Still, if we take Kapelle seriously, we do have to engage with his argument that William’s army in 1069 – 70 could destroy most of northern society from Durham to York. This is beset with problems, I suspect. We do not really know how much damage an army of a few thousand horsemen could do to a region in winter. The Chroniclers claim that they did huge damage; many recent historians cannot see how that damage could have been inflicted. The Chroniclers also say that William pursued the remaining rebels deep into the wilds of (probably) Teesdale and there took their submission. Could he do that while, at the same time, destroying all the land? It is, at best, unclear.
Kapelle is at his best when discussing the uncomfortable strategic situation of the north. If Cumbria was held by the Scots, which it was until the reign of William II, then the Scots could raid across the Pennine passes and there was not much that anyone could do about it. This also (quite likely) happened in 1070 when Malcolm Canmore ravaged Cleveland. In turn, William (the Conqueror) started to apportion land to his highest nobles to create castleries blocking these passes, such as Richmond and Pontefract. In 1072 William also invaded Scotland and came to an agreement with Malcolm, but it was up to Rufus to establish something that looks vaguely like the modern frontier.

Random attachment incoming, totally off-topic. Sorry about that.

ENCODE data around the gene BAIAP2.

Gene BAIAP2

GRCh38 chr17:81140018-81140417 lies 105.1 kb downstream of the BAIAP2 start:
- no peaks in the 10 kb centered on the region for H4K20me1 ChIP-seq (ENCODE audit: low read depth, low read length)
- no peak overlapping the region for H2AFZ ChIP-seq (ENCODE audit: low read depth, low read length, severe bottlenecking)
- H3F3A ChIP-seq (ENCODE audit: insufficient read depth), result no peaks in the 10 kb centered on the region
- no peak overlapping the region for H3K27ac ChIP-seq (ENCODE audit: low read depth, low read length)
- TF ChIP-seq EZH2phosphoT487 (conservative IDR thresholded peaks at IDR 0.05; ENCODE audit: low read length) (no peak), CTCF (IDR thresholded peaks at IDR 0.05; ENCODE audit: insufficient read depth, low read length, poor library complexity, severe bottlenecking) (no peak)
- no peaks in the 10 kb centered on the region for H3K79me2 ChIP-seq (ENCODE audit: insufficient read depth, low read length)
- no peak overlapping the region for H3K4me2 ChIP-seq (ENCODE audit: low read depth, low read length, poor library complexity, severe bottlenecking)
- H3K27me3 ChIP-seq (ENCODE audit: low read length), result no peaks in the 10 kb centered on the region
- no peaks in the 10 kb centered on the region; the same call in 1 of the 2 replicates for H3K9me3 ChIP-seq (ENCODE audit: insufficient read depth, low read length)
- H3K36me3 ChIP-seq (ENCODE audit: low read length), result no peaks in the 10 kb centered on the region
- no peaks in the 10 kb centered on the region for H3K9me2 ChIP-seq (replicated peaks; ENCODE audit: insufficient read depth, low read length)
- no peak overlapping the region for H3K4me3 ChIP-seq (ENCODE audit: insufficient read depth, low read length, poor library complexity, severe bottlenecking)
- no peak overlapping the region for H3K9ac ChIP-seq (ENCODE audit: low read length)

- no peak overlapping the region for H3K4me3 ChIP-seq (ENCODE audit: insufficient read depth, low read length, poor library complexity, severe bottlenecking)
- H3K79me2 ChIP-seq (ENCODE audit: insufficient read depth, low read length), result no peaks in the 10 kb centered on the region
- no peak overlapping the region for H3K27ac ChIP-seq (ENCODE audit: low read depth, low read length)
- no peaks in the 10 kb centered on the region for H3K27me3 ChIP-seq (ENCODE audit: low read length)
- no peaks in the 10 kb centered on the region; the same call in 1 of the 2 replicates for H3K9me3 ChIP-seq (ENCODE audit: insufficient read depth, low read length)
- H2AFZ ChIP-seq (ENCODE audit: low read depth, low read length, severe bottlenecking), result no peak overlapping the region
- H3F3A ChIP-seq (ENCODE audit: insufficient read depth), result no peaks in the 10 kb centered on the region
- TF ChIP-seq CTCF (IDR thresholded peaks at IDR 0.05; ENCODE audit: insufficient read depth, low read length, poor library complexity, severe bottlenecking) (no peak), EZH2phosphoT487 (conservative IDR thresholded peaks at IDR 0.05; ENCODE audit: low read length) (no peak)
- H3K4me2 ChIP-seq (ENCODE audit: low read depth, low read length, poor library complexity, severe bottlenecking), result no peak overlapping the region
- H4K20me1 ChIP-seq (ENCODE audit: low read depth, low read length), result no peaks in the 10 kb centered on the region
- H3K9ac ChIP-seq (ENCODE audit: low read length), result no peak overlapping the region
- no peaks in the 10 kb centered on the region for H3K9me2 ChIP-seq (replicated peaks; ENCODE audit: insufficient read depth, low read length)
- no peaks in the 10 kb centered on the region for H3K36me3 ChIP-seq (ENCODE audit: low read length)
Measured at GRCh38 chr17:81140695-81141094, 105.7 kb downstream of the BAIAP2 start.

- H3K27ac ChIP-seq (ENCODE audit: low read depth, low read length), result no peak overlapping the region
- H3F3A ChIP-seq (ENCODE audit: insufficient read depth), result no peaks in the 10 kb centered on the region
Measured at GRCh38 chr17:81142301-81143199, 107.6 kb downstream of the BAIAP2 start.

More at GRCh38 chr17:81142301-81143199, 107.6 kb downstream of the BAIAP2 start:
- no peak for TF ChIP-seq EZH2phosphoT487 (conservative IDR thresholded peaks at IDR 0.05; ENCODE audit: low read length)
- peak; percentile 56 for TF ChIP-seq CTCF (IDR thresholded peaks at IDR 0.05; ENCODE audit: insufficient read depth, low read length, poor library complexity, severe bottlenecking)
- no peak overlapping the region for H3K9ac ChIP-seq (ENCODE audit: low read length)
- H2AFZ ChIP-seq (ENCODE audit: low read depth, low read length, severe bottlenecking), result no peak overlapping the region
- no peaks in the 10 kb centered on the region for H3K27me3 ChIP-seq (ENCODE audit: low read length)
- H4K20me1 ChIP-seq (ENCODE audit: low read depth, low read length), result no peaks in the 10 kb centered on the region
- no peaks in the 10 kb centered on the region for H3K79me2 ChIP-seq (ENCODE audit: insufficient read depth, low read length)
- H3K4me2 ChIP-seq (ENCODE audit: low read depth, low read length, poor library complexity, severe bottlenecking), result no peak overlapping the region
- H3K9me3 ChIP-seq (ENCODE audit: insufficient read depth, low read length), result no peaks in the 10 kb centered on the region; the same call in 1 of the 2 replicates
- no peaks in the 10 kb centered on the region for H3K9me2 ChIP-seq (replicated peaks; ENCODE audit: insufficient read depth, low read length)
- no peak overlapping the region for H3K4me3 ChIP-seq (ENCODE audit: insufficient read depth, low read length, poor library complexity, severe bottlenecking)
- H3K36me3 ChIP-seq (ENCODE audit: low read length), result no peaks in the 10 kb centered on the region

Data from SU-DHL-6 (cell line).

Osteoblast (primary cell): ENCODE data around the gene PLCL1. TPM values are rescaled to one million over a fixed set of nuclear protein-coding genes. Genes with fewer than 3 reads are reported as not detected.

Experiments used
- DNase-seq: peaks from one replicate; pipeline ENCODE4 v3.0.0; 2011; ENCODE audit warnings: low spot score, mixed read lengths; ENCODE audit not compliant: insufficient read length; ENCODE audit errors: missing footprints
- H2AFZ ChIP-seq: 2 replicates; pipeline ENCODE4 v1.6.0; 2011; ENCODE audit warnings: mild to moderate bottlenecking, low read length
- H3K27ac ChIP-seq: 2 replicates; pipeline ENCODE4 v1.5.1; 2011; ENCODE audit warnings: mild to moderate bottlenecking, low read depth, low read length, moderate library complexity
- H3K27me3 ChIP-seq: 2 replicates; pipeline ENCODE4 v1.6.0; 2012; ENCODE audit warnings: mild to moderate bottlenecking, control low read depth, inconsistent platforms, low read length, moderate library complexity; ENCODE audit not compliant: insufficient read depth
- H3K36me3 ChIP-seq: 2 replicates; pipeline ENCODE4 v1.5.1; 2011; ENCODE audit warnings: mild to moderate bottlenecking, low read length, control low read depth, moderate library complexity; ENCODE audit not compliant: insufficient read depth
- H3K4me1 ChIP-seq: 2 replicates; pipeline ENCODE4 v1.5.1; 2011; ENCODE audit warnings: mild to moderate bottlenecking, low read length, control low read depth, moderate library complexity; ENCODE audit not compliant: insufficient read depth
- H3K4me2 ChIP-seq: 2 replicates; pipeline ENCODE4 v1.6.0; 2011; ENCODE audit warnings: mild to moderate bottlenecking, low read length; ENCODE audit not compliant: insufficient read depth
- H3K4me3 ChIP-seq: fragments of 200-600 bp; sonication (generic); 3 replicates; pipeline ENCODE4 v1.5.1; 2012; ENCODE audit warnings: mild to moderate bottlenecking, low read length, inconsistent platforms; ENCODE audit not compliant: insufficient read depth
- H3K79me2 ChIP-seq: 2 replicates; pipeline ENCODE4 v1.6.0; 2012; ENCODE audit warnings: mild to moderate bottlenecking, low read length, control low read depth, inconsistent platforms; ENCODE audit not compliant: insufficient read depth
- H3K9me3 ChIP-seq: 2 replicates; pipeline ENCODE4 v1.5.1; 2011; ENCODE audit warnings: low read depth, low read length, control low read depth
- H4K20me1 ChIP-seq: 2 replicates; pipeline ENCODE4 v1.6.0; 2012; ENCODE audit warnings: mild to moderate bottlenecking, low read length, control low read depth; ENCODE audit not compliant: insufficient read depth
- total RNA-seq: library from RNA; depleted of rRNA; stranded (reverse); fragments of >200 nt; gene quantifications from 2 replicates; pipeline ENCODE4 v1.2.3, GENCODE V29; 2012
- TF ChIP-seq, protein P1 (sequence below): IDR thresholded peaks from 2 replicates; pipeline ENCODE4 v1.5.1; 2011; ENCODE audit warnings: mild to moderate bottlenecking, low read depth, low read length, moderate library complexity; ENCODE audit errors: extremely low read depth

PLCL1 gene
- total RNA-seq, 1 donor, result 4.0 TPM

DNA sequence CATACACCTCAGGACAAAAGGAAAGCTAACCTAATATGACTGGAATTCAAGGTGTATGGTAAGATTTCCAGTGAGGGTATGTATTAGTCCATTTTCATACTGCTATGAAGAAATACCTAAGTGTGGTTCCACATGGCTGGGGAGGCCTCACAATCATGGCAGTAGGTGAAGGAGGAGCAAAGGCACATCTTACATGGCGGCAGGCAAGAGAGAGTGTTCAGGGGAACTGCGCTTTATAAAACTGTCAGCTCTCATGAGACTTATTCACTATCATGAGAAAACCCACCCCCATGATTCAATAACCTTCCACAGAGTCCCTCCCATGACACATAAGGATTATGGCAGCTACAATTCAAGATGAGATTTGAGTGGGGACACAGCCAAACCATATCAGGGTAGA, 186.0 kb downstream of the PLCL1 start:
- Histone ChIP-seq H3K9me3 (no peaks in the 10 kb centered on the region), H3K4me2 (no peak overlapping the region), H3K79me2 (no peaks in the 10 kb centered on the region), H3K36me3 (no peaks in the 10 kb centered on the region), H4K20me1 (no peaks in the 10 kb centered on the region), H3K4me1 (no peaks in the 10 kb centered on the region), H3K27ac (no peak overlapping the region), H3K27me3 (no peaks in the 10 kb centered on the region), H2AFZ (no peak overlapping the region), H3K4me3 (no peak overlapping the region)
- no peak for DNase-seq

Another interesting aspect of the book is the discussion of the Norman nobles who took land in the north. Initially, Kapelle argues, they were William’s closest allies from eastern Normandy, who were used to eating wheat bread. They were not interested in the higher lands of the north, where only oats and rye would reliably grow. Later on, in the reign of Henry I, the higher ground was divided up between ‘new men’, Henry I’s closest confidants, who came from western Normandy, where Henry’s power base was, and who were used (as the land there is poorer, apparently) to rye and oats.
Furthermore, Kepelle suggests, and I am not sure if this is an academic jest or not, that the eastern Normans came originally from lowland Yorkshire and so ate wheat and were before that from Denmark, where wheat was the staple bread. The Vikings from Norway, however, had colonized the western parts of Britain and ate rye and oats, and then colonized western Normandy, and hence returned to western, upland England (and, in due course, in fact, Scotland) where oats and rye were grown.
In the end, then, the whole of the Norman Conquest and the upheavals it caused, depends mostly on which sort of grain crop could be grown. I am not sure if the uncouthness of rye bread eaters as opposed to the civilized culture or wheat bread made that much of a difference, or even existed, but we do seem to be back to a long, long Viking Civil war.